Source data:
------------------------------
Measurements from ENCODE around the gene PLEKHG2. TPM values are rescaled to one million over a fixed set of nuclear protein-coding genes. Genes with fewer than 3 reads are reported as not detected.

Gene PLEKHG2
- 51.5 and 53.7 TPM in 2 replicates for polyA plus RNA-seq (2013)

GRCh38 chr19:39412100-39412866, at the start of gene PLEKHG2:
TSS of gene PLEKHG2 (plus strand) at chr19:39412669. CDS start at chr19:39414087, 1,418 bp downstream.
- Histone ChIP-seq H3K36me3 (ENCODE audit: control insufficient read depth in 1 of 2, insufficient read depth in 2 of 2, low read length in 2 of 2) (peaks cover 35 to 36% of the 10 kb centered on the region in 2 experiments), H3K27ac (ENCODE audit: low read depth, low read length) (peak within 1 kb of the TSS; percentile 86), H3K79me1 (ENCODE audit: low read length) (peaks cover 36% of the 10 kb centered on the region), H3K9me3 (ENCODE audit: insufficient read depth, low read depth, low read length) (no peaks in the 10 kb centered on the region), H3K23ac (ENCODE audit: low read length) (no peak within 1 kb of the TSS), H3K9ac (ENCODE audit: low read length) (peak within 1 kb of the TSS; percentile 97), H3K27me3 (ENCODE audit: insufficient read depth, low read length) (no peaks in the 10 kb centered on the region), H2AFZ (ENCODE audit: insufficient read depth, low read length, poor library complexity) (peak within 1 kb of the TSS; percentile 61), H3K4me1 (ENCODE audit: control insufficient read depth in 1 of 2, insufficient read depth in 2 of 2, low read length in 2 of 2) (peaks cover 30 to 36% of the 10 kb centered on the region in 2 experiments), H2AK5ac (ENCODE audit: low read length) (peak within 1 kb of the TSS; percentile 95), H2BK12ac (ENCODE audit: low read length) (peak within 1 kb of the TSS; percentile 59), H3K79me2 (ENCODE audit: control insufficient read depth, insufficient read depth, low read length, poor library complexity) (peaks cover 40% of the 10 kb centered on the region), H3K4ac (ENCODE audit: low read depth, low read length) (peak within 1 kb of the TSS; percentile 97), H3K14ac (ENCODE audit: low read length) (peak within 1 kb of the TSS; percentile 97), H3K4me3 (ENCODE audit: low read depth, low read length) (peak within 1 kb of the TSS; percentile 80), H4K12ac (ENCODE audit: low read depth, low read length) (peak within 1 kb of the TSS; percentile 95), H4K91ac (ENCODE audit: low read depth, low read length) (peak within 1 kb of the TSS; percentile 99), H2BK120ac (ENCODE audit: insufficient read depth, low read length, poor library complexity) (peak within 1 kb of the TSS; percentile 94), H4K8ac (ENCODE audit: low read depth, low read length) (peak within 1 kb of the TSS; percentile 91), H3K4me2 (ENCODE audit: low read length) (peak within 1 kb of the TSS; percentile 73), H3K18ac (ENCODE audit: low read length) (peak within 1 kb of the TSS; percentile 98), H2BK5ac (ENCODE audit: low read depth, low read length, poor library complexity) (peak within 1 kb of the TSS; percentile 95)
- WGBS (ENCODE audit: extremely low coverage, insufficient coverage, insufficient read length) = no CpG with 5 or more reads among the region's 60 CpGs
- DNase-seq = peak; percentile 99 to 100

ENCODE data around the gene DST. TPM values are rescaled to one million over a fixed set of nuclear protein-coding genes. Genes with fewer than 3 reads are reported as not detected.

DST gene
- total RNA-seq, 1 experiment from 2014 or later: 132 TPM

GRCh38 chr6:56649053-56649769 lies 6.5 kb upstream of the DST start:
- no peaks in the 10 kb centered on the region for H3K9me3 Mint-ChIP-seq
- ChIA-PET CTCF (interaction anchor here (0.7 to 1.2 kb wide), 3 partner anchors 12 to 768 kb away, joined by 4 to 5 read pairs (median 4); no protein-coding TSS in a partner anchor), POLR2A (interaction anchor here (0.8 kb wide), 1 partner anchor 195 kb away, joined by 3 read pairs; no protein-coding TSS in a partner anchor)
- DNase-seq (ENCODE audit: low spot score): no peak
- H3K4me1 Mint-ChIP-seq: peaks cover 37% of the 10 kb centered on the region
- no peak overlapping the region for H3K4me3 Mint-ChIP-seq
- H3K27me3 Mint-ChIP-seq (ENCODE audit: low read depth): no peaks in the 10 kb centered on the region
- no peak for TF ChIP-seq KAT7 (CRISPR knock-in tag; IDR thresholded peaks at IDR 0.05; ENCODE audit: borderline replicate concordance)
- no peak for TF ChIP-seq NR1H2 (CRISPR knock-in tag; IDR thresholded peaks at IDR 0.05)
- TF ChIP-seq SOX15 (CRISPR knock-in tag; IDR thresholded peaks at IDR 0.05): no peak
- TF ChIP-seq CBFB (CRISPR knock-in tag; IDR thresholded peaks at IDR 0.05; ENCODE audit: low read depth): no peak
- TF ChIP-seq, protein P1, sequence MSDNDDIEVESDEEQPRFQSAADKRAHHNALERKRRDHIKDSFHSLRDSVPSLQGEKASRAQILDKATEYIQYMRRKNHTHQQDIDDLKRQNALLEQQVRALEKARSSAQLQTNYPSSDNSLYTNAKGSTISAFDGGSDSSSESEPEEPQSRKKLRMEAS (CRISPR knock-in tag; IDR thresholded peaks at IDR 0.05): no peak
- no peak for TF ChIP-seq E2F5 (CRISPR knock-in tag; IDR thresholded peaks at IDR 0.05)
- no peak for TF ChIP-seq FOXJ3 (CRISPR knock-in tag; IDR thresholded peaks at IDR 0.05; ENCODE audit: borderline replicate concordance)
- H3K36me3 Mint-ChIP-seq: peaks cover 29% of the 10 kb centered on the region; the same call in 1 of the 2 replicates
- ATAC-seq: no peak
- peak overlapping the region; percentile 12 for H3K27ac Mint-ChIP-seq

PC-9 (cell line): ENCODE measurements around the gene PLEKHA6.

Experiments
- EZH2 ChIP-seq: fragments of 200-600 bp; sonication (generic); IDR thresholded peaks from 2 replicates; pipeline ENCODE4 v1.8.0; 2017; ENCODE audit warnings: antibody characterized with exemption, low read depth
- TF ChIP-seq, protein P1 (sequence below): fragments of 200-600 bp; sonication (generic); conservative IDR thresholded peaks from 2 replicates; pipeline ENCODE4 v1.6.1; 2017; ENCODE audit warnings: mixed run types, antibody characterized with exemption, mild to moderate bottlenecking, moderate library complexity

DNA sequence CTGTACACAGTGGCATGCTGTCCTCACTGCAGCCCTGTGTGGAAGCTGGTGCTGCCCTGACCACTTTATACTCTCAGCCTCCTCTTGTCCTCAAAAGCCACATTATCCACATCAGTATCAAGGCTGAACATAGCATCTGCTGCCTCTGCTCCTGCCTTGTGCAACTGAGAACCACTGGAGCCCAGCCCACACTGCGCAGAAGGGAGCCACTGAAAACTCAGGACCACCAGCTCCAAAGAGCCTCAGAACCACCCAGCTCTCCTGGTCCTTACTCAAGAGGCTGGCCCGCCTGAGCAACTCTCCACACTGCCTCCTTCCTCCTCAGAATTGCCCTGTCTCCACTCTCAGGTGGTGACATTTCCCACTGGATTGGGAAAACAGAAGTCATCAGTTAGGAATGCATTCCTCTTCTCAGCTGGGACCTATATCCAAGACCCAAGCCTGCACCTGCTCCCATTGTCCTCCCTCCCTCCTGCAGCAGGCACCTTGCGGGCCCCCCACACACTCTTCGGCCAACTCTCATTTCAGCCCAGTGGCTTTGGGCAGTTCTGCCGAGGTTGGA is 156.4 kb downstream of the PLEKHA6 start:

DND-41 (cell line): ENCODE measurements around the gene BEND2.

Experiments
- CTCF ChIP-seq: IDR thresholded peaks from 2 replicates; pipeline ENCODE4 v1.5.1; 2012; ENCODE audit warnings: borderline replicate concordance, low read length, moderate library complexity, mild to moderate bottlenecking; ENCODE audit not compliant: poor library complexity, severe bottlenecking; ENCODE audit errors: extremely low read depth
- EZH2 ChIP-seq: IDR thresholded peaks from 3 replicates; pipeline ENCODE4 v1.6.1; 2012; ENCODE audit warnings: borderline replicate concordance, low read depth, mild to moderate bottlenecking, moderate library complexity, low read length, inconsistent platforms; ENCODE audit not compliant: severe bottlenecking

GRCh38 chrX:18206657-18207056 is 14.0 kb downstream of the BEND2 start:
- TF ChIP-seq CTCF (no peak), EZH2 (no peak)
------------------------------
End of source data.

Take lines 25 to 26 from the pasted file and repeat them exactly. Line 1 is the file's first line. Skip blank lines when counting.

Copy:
- no peak for TF ChIP-seq FOXJ3 (CRISPR knock-in tag; IDR thresholded peaks at IDR 0.05; ENCODE audit: borderline replicate concordance)
- H3K36me3 Mint-ChIP-seq: peaks cover 29% of the 10 kb centered on the region; the same call in 1 of the 2 replicates